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Freedom fighter to speak at Northern Essex in Lawrence

Artists interested in participating in Salem’s Mural Slam in June can apply by May 7. Deborah Greel/Deborah Greel/file photo
Lydia X. Z. Brown with copies of “All the Weight of Our Dreams,” the first-ever anthology of writings and artwork by autistic people of color. Lydia X. Z. Brown

JUSTICE FOR ALL Lydia X. Z. Brown was identified as autistic in eighth grade and, since she was 16, has been advocating for disability rights.

In partnership with Northern Essex Community College’s White Fund lecture, Brown will present “They Must Not Stamp Us Out: Why We Need Disability Justice” on Thursday, April 12, in Lawrence.

“Disability oppression is deeply connected with all forms of violence,” said Brown, a former Melrose resident who attended schools in Malden and Lexington and now resides in Roxbury. “We are constantly erased and forgotten, but this is not the way things have to be.”

Currently a public interest law student at Northeastern University School of Law, a visiting lecturer at Tufts University, author of the blog, “Austistic Hoya,” and lead editor of the book, “All the Weight of Our Dreams,” the first-ever anthology of writings and artwork by autistic people of color, published last June by the Autism Women’s Network.

Brown has been honored by several government and nonprofit organizations, including The White House and the Washington Peace Center.


The free lecture is open to the public. It will take place in Lawrence from 11:30 a.m. to 12:30 p.m. in the college’s White Fund Room, 78 Amesbury St.

Call 978-738-7423 or visit

NEVER STOP LEARNING “Wisdom is not a product of schooling but of the lifelong attempt to acquire it,” Albert Einstein, the famed physicist and Nobel Laureate, once said.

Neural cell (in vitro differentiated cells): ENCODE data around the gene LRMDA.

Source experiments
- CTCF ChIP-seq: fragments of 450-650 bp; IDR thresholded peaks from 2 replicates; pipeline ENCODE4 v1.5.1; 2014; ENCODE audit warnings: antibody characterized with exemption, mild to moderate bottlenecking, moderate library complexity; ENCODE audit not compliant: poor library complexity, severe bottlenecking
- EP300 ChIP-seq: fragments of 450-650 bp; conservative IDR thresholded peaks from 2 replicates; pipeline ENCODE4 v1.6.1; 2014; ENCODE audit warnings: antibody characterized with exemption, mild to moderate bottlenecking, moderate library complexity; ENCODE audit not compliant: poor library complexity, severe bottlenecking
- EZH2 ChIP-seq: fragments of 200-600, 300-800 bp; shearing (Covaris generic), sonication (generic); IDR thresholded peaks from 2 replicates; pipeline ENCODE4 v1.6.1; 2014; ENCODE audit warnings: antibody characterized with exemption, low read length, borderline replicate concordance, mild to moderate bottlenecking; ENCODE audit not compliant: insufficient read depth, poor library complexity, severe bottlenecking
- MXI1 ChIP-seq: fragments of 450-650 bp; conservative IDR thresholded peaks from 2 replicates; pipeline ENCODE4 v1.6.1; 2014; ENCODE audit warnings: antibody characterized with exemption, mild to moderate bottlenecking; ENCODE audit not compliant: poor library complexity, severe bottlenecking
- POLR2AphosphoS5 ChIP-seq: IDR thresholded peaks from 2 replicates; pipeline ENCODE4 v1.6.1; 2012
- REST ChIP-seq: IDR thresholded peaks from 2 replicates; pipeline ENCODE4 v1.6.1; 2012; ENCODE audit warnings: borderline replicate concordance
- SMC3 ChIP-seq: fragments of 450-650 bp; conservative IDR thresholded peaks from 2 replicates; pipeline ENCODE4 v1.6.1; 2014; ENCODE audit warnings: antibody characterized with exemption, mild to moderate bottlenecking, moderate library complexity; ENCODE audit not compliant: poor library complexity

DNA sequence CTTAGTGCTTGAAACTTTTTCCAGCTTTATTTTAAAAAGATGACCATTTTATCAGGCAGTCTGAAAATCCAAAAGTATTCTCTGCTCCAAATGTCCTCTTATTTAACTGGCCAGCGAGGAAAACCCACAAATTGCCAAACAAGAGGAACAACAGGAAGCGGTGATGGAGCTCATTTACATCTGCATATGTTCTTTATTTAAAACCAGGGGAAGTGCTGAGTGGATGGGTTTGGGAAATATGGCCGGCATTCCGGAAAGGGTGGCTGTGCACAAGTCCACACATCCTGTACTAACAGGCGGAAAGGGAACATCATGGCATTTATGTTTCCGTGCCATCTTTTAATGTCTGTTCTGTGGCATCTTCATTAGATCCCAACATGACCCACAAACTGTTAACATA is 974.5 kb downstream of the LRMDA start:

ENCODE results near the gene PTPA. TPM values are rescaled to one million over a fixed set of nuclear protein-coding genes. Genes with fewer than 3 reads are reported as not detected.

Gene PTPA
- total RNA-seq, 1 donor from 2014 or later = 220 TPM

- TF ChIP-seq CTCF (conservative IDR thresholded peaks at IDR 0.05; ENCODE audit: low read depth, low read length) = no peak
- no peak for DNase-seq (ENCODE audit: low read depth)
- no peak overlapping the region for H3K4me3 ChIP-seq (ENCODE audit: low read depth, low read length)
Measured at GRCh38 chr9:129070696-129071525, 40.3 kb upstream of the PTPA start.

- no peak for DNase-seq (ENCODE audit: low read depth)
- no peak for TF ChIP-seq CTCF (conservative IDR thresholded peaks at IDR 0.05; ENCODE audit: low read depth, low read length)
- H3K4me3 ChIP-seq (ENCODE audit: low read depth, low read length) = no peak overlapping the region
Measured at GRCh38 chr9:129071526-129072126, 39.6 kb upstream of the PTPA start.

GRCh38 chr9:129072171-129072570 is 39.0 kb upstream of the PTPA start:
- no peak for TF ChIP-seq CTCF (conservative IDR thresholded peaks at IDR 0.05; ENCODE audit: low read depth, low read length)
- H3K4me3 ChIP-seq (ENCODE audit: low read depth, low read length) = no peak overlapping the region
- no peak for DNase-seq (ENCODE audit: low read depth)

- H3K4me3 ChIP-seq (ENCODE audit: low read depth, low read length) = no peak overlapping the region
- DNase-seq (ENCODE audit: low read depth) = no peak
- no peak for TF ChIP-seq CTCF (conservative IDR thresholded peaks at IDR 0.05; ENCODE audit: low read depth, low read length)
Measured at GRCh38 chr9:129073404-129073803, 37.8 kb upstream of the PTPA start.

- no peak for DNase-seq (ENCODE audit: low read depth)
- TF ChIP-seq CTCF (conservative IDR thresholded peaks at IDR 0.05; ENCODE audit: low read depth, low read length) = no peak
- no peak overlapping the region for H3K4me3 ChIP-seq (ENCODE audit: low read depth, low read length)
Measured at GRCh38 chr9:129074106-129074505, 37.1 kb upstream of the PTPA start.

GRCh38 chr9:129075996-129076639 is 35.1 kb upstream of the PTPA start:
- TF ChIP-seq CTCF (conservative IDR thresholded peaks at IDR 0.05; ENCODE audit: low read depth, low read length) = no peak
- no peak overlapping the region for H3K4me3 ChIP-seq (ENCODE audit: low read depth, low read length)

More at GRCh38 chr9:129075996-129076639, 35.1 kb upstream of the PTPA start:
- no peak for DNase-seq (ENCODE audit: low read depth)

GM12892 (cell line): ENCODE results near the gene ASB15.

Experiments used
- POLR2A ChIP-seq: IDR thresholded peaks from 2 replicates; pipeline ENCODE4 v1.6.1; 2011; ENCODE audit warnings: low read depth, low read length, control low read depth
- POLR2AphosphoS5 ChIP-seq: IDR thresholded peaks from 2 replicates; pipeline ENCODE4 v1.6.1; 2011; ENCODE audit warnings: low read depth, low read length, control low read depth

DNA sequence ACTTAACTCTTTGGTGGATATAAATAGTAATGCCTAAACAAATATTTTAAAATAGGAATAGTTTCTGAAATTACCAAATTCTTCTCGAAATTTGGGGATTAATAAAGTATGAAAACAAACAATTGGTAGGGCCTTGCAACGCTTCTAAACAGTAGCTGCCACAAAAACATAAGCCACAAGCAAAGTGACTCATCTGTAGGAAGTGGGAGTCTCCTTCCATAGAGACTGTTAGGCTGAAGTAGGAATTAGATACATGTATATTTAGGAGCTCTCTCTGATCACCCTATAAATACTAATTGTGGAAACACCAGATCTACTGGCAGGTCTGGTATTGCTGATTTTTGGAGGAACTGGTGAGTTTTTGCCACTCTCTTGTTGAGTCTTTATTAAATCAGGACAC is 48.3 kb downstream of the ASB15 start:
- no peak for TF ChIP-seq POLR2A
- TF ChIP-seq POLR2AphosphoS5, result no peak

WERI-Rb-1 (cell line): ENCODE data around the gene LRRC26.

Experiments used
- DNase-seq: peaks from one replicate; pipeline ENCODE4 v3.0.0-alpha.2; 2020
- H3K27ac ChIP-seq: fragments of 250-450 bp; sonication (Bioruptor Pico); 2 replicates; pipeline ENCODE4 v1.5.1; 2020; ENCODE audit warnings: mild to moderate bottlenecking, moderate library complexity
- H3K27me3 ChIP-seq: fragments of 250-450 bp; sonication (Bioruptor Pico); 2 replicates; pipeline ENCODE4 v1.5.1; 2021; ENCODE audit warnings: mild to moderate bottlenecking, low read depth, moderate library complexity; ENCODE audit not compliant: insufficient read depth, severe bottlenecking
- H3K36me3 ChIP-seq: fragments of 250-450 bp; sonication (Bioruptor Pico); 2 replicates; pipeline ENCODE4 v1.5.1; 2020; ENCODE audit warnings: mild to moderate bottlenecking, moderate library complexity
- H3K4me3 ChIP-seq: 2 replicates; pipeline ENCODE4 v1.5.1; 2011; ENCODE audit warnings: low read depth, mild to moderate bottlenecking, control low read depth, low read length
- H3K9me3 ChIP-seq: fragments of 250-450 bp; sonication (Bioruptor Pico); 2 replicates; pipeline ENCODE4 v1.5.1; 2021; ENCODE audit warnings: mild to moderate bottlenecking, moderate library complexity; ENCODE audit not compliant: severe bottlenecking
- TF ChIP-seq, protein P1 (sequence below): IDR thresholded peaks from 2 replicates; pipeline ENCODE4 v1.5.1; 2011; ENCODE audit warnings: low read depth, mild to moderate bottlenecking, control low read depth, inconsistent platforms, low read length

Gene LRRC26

School opens for adult-only students eager to learn when “One Day University” arrives in Hamilton. The program will be held from 9:30 a.m. to 1:15 p.m. April 28 at the Pingree School, 537 Highland St.

Founded in 2006 by Tufts grad Steven Schragis, the pop-up university hosts about 100 live events with professors in over 45 locations across the country.


Wenham native Dr. Thomas F. Burke.Mass General

Wenham native Dr. Thomas F. Burke will present “Medical innovations: Can America Save the World?” A Pingree alum, Burke is chief of Global Health and Human Rights at Massachusetts General Hospital, a practicing emergency physician, and a faculty member at Harvard Medical School. He has established training programs for physicians and midwives in Africa.

“We’re developing a sustainable model to deliver health care among the very poor,” said Dr. Burke, “one that works, is affordable, and can endure.”

Also presenting will be Dr. Catherine Sanderson, chair of the psychology department at Amherst College, on “Positive Psychology: The Science of Happiness” and Edward T. O’Donnell, professor of history at the Holy Cross, on “Three Turning Points that Changed American History.”

Tickets are $149, and $99 using the code “Pingree” for those associated — past or present — with the private school and Globe subscribers.

To register, visit or call 800-300-3438.

FISH TALES Sail up to Gloucester for a fun fund-raiser on Monday, April 9, featuring dinner and some live storytelling when the Cape Ann Farmers Market holds its 10th annual dinner and movie night at the Cape Ann Community Cinema, 21 Main St.

The annual event helps fund year-round community programs. Following dinner at 6:30 p.m., a special Gloucester Writers Center “Fish Tales” storytelling session at 7 p.m., organized by Maureen Aylward, will present a themed “Fish Tales of Zest” with local people telling real stories. The night continues with a showing at 7:45 p.m. of Martin Scorsese’s 1974 documentary film, “Italianamerican,” in which he interviewed his parents about their life in New York City and their Sicilian family history.


Doors open at 6 p.m. Purchase tickets ($40; $60 with membership to the farmers market) at or call 978-309-8448.

AL FRESCO PAINTING The City of Salem will be holding its 14th annual Mural Slam during the Salem Main Streets’ Salem Arts Festival June 1-3.

Eleven artists — individuals or small teams — will be selected to paint a series of brick walls at Artists’ Row in downtown Salem for two days during the festival. Applications must be submitted by Monday, May 7. Those chosen will receive a $200 stipend and be eligible for a People’s Choice Award (value $250).

Apply for free. For guidelines, visit:

Watch Martin Scorsese’s 1974 documentary, “Italianamerican,” in which he interviewed his parents, at the <b>Cape Ann Farmers Market’s </b>annual dinner and movie night.

Kathy Shiels Tully can be reached at